|Courtesy of MGM|
Fargo, thus far, has sought shelter in events. But these events, while at the time are perhaps shocking, or engrossing, or tense, have very little payoff. There is very little point to their purpose, or at least the purpose could have been achieved in a less sensational way, that resulted in less pointlessness and distraction that have bogged this series down.
Hit the jump for the review, which contains spoilers that didn't cheat on Miss Hubbard County!
I've determined that ultimately, the best thing about Fargo will be seeing all of these completely stupid characters being shown up. In these two episodes, the strongest emotion I felt was when Pepper and Budge vindicated Molly's obsession, leaving Bill belittled and dejected. I've said before that there are only two kinds of characters in Fargo: cripplingly stupid and oppressively mean. Up to a certain point, the stupid was winning the day, but mean has come around the corner and taken the lead. So seeing the stupid get broken and left to stew in their own failures (if they recognize that they have failed) will be immensely fulfilling.
But getting back to my initial point: these two episodes hinged around the move forward one year in the story. While in The Heap, the move forward was enough to draw the eye back to the screen and delight briefly in seeing all the minor things that have changed in the year, A Fox proved that the jump was little more than a gimmick. In the latter episode, there is nothing that has been accomplished by the jump forward that couldn't have been covered by simply keeping the story going in 2006. With the exception of Molly's pregnancy (which hasn't been plot relevant, and is just a clumsy shout out to the film) and Malvo's hair, the intervening year might well have never happened. Not for Molly, not for Pepper and Budge, not for Lester or anyone actively involved. In fact, by jumping it ahead a year, it skipped over the emotional, character stuff that was just getting interesting. Gus' guilt over shooting Molly, Lester's new found confidence. This is the stuff that would make the characters engaging, and what the show has been lacking the most.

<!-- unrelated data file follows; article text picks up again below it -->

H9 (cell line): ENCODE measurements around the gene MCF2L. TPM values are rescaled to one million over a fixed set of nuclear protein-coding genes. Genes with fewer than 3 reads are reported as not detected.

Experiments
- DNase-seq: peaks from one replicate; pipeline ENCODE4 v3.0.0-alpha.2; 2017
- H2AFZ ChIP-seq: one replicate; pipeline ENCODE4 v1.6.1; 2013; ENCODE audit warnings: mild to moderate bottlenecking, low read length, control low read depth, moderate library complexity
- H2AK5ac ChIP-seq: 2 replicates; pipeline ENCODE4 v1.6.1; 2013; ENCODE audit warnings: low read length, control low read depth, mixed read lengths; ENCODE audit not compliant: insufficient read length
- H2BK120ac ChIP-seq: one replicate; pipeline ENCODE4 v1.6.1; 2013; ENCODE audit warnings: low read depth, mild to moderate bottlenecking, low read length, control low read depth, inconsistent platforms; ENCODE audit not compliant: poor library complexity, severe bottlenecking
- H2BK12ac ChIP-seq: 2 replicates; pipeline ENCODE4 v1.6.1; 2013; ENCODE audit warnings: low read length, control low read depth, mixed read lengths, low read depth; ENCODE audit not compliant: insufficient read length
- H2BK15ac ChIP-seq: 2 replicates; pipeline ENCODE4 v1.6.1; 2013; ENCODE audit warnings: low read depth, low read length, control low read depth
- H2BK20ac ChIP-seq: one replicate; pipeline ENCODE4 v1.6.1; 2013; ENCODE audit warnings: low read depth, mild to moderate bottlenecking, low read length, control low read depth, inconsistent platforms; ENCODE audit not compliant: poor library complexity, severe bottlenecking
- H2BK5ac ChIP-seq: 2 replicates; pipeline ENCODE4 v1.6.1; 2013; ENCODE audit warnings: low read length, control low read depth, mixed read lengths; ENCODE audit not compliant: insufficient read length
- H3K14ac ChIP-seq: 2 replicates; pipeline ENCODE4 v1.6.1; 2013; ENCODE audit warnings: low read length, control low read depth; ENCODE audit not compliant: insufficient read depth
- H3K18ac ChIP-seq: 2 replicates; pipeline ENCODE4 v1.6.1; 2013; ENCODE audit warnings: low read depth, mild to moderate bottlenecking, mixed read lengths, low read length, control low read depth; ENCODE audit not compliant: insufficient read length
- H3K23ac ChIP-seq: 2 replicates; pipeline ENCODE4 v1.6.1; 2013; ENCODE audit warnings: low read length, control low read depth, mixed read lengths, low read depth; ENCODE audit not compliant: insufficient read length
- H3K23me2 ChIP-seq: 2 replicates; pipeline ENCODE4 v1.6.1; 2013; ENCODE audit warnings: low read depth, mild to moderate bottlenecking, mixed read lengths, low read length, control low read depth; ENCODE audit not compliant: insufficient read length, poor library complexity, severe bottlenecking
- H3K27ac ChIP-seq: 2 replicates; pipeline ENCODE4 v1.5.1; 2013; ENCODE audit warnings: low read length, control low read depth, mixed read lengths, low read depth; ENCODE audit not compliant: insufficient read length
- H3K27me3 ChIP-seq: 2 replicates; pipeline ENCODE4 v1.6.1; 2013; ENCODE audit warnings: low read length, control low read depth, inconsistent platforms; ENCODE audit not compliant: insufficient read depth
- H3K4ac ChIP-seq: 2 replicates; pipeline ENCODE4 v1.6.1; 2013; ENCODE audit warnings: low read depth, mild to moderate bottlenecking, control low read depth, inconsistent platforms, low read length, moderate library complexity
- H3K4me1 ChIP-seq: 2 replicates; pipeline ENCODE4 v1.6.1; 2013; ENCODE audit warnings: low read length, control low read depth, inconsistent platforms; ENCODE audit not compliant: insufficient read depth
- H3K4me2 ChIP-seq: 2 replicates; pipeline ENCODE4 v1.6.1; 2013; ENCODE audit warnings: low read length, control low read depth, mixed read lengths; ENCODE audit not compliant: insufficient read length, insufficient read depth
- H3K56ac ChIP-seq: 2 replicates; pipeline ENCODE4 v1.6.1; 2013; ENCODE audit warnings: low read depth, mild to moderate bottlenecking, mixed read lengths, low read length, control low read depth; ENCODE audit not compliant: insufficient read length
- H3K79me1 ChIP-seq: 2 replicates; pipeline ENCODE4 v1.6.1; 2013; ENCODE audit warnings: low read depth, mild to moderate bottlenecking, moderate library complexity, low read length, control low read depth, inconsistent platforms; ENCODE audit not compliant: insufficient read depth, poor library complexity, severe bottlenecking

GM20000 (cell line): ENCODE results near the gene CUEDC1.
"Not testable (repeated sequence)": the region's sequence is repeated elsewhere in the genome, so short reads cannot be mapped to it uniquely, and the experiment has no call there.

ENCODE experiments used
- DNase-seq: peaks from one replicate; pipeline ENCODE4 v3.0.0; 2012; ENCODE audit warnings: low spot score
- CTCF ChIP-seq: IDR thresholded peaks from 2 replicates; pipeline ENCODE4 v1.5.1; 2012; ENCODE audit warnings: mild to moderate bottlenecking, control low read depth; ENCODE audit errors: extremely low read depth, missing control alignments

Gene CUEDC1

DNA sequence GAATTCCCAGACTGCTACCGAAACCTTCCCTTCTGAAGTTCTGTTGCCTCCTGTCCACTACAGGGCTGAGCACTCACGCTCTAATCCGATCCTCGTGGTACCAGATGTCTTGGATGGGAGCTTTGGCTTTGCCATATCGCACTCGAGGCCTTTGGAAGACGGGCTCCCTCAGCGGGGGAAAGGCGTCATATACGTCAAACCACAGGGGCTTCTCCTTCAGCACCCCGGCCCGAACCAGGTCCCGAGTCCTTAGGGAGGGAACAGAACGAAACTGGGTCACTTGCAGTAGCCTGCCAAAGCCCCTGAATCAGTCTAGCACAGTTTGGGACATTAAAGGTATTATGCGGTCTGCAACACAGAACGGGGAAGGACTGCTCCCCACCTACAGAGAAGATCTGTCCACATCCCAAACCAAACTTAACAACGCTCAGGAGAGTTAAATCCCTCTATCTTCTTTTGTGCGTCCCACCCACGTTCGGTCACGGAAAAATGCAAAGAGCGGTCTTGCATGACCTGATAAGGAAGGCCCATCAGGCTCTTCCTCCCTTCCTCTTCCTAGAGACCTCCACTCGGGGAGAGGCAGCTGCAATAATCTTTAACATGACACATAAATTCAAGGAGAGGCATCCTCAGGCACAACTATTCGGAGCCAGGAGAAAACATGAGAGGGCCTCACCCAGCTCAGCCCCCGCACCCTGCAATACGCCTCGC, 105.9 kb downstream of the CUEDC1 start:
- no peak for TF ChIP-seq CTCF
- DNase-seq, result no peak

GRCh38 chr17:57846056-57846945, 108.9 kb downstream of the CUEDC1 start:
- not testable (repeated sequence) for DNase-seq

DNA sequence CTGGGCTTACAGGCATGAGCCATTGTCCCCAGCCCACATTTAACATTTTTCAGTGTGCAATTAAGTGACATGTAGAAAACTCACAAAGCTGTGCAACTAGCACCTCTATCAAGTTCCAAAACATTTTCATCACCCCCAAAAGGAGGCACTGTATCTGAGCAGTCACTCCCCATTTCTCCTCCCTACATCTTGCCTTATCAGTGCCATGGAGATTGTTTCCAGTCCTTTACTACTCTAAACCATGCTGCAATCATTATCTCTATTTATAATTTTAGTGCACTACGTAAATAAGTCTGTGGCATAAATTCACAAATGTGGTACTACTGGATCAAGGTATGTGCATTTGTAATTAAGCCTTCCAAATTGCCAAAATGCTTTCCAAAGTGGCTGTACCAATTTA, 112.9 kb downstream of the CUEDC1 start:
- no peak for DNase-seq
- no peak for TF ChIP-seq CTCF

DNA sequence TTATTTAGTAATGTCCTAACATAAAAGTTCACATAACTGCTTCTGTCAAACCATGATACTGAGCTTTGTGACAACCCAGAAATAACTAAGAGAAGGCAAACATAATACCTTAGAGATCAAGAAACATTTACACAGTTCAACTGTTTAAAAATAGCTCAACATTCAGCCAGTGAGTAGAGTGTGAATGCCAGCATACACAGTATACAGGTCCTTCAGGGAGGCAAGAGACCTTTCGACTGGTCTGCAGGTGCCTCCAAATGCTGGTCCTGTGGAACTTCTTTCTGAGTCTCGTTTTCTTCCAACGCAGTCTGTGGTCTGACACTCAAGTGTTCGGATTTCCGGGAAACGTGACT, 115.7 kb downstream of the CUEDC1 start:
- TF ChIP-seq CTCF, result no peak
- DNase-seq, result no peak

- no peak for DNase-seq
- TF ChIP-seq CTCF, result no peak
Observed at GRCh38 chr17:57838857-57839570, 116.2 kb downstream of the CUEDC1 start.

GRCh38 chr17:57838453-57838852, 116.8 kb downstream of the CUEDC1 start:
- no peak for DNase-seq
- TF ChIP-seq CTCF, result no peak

Going back to what remains the biggest thorn in my paw, those multiple episodes where Malvo tortured Stavros have been pointless in terms of the central storyline. In light of the most recent episode, it appears that all that material seems to have been to really convince us that Malvo is a dogged seeker of vengeance on the smallest slight. Which seems like the sort of thing that could have taken less time to establish and still be sold effectively. And wasted less time. Hell, just based on his devil-like behaviour in the pilot episode, I would have bought the idea that he was hunt down and tear apart the life of a man who cost him $100,000 and bricked him o the back of the head. Because he's crazy.
Lester became considerably more interesting over these two episodes, as he found his true self in the complete absence of conscious. Malvo's intervention and Lester's own desperation for survival have turned him into a greater monster than even Malvo. His willingness to sacrifice anyone and everyone so long as he walks away unscathed is engrossing to watch. I just feel that bringing Malvo back into Lester's life is too easy, or too lazy a way to bring Lester down. Lester's arc was following a wonderful anti-redemption arc, where he transforms himself into a manipulative bastard, and is undone by his own hubris. By bringing Malvo back in as the haunting specter, it undercuts Lester's own arc. Malvo was the precipitating event, but everything else that Lester has achieved has been his own work. His fall should be by his own hands as well. Malvo is the deus ex mortis that makes Lester's fall quicker and easier, but less interesting. Though, watching Lester dress his new completely devoted wife as a sacrificial effigy was pretty damned fun.
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